I’m teaching at a different high school this year and spent the summer bulking up my classroom library because I don’t have the same financial support from administration as I did at my old school. Luckily, I know a few people in the book business and get a steady stream of preview books from publishers to riffle through to add to my shelves. It also means that I spent the summer at secondhand bookshops, thrift stores, and online trying to add relevant titles to my classroom. My favorite local secondhand shop, Chop Suey Books, even threw me a teacher discount when I asked them about it.
There were generous friends and family members who sent money to help stock my shelves and I had bags and boxes full to take back with me this fall. As I was sorting and reorganizing in my den at the foot of my bookshelves, I couldn’t help looking up to see the young adult titles that I’d been keeping.
I am an avid audiobook listener and use Libby and my library’s resources a ton. But as a supporter of the arts, I’ll often buy books after reading or listening to them to have my money back up the author where I know it counts for them. I love having shelves full of pristine hardbacks with unbroken spines. A rainbow of titles, carefully curated. Books I could point out to visitors as recommendations, without actually loaning out any of my preciouses. Seeing On the Come Up, Dear Martin, The Renegades, and Rayne & Delilah’s Midnite Matinee sitting untouched while I packed up well-loved copies of All American Boys, American Born Chinese, and Shortie Like Mine gave me pause. There are titles my students are missing out on because I like the way my shelves look. They were also missing out on them because I paid full price for these titles and I knew there was a high chance the books would be lost, stolen, have Gatorade spilled on them. The dust jackets would certainly be ripped and lost, making me put summaries of the books on notecards on the inside covers. It hurt to think about these books that I cherished, spent my hard earned, never enough teacher salary on being abused and under valued.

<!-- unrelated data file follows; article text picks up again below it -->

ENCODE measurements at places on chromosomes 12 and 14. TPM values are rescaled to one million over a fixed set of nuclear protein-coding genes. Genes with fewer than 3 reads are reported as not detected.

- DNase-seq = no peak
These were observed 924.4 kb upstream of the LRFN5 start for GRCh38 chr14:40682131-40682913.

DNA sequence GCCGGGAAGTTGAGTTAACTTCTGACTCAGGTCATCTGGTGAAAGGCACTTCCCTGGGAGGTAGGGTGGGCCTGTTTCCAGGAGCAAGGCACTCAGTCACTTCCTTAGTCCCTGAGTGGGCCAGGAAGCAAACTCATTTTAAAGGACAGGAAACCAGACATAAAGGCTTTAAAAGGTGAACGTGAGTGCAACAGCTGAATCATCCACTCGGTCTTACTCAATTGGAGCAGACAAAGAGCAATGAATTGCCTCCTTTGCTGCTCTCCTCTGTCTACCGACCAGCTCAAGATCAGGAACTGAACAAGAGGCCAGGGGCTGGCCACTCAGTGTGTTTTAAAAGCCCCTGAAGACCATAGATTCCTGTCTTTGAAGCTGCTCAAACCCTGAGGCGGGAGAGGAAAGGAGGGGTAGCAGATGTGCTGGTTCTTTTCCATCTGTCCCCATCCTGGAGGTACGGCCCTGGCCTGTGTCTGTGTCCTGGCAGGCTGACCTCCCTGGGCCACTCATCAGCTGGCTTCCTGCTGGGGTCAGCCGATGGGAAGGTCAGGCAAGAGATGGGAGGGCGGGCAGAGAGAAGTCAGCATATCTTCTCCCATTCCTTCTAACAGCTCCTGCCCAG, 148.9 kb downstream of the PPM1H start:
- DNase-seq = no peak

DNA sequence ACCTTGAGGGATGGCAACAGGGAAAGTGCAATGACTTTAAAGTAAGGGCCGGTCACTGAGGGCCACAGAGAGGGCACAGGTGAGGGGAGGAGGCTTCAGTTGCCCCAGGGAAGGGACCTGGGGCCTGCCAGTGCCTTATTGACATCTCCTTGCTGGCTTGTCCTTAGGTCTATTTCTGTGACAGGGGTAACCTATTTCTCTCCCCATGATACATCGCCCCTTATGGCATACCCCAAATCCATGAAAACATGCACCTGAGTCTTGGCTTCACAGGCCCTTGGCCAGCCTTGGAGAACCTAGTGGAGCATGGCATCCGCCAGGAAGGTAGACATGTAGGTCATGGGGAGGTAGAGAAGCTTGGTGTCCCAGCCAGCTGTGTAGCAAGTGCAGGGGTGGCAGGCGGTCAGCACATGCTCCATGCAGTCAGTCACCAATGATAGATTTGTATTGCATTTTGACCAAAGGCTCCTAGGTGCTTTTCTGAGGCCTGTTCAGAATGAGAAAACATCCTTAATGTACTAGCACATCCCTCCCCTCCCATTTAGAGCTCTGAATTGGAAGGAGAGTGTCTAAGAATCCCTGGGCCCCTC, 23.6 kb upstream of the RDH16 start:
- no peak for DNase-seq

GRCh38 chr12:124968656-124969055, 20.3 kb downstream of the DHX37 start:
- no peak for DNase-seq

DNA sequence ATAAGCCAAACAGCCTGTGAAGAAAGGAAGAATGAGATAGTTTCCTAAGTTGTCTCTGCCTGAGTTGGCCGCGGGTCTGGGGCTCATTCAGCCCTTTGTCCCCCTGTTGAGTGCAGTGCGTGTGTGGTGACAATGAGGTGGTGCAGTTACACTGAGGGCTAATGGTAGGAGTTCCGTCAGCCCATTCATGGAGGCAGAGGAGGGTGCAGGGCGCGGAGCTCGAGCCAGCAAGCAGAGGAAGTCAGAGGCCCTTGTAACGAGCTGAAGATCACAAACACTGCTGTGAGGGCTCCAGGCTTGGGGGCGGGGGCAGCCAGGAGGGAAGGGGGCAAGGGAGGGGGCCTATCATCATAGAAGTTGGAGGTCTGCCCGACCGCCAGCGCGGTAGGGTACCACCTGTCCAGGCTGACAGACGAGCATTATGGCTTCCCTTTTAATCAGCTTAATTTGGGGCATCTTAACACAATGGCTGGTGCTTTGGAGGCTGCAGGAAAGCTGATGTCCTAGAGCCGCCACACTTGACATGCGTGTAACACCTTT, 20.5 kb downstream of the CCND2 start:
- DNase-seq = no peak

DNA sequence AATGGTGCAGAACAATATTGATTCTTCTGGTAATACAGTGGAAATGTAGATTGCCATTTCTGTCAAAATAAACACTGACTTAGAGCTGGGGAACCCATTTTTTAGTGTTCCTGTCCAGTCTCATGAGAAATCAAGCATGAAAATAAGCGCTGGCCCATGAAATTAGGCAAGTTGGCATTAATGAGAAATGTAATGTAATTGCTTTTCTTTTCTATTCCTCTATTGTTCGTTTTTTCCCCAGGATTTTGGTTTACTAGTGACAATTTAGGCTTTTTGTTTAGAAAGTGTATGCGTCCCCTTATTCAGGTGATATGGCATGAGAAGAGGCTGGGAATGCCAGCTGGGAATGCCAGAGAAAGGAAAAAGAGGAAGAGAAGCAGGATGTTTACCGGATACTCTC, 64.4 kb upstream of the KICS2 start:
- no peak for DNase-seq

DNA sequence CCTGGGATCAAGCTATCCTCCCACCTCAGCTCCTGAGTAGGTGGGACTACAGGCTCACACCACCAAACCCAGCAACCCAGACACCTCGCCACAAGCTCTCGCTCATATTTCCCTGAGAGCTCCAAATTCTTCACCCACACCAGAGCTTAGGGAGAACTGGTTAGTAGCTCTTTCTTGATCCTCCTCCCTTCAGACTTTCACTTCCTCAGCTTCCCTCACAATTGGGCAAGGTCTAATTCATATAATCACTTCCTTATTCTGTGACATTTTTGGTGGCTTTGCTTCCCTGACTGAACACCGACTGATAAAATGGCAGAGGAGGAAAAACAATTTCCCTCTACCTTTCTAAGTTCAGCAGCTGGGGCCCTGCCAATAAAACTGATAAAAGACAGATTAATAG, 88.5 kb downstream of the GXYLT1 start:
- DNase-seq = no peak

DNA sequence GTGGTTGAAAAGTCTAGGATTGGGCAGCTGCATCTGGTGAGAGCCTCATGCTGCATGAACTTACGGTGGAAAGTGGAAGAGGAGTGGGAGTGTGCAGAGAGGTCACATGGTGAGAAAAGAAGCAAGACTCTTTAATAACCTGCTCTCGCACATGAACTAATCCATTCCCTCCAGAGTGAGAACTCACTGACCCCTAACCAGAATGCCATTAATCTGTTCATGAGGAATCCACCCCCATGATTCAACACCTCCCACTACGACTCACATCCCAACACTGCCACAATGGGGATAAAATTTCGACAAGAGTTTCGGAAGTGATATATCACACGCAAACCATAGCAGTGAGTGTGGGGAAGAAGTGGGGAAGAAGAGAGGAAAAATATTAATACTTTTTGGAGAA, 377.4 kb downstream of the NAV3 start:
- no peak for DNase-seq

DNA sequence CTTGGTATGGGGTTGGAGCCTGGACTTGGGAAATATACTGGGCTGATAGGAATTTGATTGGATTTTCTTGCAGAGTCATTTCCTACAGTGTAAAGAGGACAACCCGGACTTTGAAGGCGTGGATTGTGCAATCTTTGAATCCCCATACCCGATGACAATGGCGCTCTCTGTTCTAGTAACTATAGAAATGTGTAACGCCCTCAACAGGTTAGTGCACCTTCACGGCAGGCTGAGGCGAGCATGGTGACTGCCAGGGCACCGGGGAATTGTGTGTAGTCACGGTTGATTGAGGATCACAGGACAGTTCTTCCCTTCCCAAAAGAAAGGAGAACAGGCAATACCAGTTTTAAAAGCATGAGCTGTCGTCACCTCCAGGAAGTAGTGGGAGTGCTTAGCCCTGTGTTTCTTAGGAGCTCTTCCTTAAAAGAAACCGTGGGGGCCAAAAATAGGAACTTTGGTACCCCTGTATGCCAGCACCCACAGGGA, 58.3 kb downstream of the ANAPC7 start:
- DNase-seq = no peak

Then I remembered Olivia. Who hadn’t read a book since elementary school when she entered my 10th grade classroom. She devoured the Matched series the first nine weeks and told me she asked for books for Christmas for the first time ever. After that, I thought about a star running back Lamontre, who was one of the lowest level readers I’ve ever had. He fought me on every book I put in front of him, including middle grade and graphic novels. One day, in desperation to not get a bad reading grade, he grabbed Twilight off the shelf, but then spent the rest of the year reading it. And every year after making it through the rest of the series at his slow but steady pace. I remembered my high level readers, like Cassie, who was determined to read every book I had in my library including Beloved, The Handmaid’s Tale, and East of Eden, and very nearly did. What if one of these books I’m treasuring could be the linchpin to turn someone into a reader? Or to continue fueling a love for reading?
It was decided. These beautiful books sitting on my shelves untouched weren’t helping anyone. I started adding them to the boxes and bags on the floor and hauled them into my new school. I’ve already checked out On the Come Up to a student who isn’t even in my class, but needed (please, please, Ms. DeMarco, pleeeease) to check it out. Even though I could see she’d ripped a corner of the dust jacket, and my heart lurched a little at the sight, the way she was holding it to her chest and chattering on with me about the story, I knew I had made the right choice. Even if it was the hard one.